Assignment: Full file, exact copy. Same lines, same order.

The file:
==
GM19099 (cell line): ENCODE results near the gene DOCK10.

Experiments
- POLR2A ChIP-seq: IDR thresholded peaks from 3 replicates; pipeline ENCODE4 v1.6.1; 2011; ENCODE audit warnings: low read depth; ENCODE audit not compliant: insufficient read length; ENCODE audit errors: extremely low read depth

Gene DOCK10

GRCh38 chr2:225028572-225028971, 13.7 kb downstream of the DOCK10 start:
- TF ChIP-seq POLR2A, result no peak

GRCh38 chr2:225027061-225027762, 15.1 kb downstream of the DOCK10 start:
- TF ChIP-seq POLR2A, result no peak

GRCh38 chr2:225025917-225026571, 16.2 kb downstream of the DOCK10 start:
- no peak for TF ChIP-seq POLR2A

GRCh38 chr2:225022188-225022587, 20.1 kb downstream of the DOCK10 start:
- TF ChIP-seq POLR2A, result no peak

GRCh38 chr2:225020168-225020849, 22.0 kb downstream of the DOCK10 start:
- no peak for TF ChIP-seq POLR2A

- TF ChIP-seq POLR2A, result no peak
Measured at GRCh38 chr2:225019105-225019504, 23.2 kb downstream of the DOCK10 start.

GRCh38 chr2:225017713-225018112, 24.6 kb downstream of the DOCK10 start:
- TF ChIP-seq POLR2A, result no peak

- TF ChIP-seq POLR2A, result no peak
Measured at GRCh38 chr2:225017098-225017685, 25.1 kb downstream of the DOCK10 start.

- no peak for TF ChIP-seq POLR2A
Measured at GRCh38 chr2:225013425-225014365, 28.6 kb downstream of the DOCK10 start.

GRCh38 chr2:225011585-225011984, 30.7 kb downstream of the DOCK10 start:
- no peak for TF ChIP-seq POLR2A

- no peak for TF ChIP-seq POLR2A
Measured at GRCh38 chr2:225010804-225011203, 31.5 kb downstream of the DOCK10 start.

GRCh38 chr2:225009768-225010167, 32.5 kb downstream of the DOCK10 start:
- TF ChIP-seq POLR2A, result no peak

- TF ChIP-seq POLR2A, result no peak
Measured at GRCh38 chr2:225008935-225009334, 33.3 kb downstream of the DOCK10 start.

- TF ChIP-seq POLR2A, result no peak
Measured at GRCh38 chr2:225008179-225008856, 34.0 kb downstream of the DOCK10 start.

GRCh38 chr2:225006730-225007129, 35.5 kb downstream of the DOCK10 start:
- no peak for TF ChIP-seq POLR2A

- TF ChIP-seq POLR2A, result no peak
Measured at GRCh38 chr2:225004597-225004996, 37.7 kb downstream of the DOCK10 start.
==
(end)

GM19099 (cell line): ENCODE results near the gene DOCK10.

Experiments
- POLR2A ChIP-seq: IDR thresholded peaks from 3 replicates; pipeline ENCODE4 v1.6.1; 2011; ENCODE audit warnings: low read depth; ENCODE audit not compliant: insufficient read length; ENCODE audit errors: extremely low read depth

Gene DOCK10

GRCh38 chr2:225028572-225028971, 13.7 kb downstream of the DOCK10 start:
- TF ChIP-seq POLR2A, result no peak

GRCh38 chr2:225027061-225027762, 15.1 kb downstream of the DOCK10 start:
- TF ChIP-seq POLR2A, result no peak

GRCh38 chr2:225025917-225026571, 16.2 kb downstream of the DOCK10 start:
- no peak for TF ChIP-seq POLR2A

GRCh38 chr2:225022188-225022587, 20.1 kb downstream of the DOCK10 start:
- TF ChIP-seq POLR2A, result no peak

GRCh38 chr2:225020168-225020849, 22.0 kb downstream of the DOCK10 start:
- no peak for TF ChIP-seq POLR2A

- TF ChIP-seq POLR2A, result no peak
Measured at GRCh38 chr2:225019105-225019504, 23.2 kb downstream of the DOCK10 start.

GRCh38 chr2:225017713-225018112, 24.6 kb downstream of the DOCK10 start:
- TF ChIP-seq POLR2A, result no peak

- TF ChIP-seq POLR2A, result no peak
Measured at GRCh38 chr2:225017098-225017685, 25.1 kb downstream of the DOCK10 start.

- no peak for TF ChIP-seq POLR2A
Measured at GRCh38 chr2:225013425-225014365, 28.6 kb downstream of the DOCK10 start.

GRCh38 chr2:225011585-225011984, 30.7 kb downstream of the DOCK10 start:
- no peak for TF ChIP-seq POLR2A

- no peak for TF ChIP-seq POLR2A
Measured at GRCh38 chr2:225010804-225011203, 31.5 kb downstream of the DOCK10 start.

GRCh38 chr2:225009768-225010167, 32.5 kb downstream of the DOCK10 start:
- TF ChIP-seq POLR2A, result no peak

- TF ChIP-seq POLR2A, result no peak
Measured at GRCh38 chr2:225008935-225009334, 33.3 kb downstream of the DOCK10 start.

- TF ChIP-seq POLR2A, result no peak
Measured at GRCh38 chr2:225008179-225008856, 34.0 kb downstream of the DOCK10 start.

GRCh38 chr2:225006730-225007129, 35.5 kb downstream of the DOCK10 start:
- no peak for TF ChIP-seq POLR2A

- TF ChIP-seq POLR2A, result no peak
Measured at GRCh38 chr2:225004597-225004996, 37.7 kb downstream of the DOCK10 start.